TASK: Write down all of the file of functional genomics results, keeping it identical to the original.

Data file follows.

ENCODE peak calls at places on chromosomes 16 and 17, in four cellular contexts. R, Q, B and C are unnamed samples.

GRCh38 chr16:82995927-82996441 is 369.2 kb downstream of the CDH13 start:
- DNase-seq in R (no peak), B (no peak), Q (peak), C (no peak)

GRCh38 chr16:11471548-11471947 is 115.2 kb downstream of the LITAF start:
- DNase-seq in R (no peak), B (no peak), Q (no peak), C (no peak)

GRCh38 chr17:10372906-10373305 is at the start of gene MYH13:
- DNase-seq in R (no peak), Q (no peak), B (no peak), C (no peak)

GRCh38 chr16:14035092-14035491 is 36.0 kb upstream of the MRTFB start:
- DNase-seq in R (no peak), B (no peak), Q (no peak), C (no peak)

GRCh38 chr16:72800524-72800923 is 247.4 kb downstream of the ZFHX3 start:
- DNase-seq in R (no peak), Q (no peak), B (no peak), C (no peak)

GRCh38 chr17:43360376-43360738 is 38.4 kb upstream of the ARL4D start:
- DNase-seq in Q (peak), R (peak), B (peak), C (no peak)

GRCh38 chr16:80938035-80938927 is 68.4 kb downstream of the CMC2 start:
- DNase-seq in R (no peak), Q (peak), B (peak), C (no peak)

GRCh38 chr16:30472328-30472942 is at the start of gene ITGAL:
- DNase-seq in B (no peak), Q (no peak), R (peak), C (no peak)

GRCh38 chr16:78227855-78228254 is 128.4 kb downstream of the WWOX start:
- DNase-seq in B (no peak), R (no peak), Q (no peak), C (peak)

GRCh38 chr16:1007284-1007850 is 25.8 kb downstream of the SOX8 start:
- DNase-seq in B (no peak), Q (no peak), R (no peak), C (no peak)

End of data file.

ENCODE peak calls at places on chromosomes 16 and 17, in four cellular contexts. R, Q, B and C are unnamed samples.

GRCh38 chr16:82995927-82996441 is 369.2 kb downstream of the CDH13 start:
- DNase-seq in R (no peak), B (no peak), Q (peak), C (no peak)

GRCh38 chr16:11471548-11471947 is 115.2 kb downstream of the LITAF start:
- DNase-seq in R (no peak), B (no peak), Q (no peak), C (no peak)

GRCh38 chr17:10372906-10373305 is at the start of gene MYH13:
- DNase-seq in R (no peak), Q (no peak), B (no peak), C (no peak)

GRCh38 chr16:14035092-14035491 is 36.0 kb upstream of the MRTFB start:
- DNase-seq in R (no peak), B (no peak), Q (no peak), C (no peak)

GRCh38 chr16:72800524-72800923 is 247.4 kb downstream of the ZFHX3 start:
- DNase-seq in R (no peak), Q (no peak), B (no peak), C (no peak)

GRCh38 chr17:43360376-43360738 is 38.4 kb upstream of the ARL4D start:
- DNase-seq in Q (peak), R (peak), B (peak), C (no peak)

GRCh38 chr16:80938035-80938927 is 68.4 kb downstream of the CMC2 start:
- DNase-seq in R (no peak), Q (peak), B (peak), C (no peak)

GRCh38 chr16:30472328-30472942 is at the start of gene ITGAL:
- DNase-seq in B (no peak), Q (no peak), R (peak), C (no peak)

GRCh38 chr16:78227855-78228254 is 128.4 kb downstream of the WWOX start:
- DNase-seq in B (no peak), R (no peak), Q (no peak), C (peak)

GRCh38 chr16:1007284-1007850 is 25.8 kb downstream of the SOX8 start:
- DNase-seq in B (no peak), Q (no peak), R (no peak), C (no peak)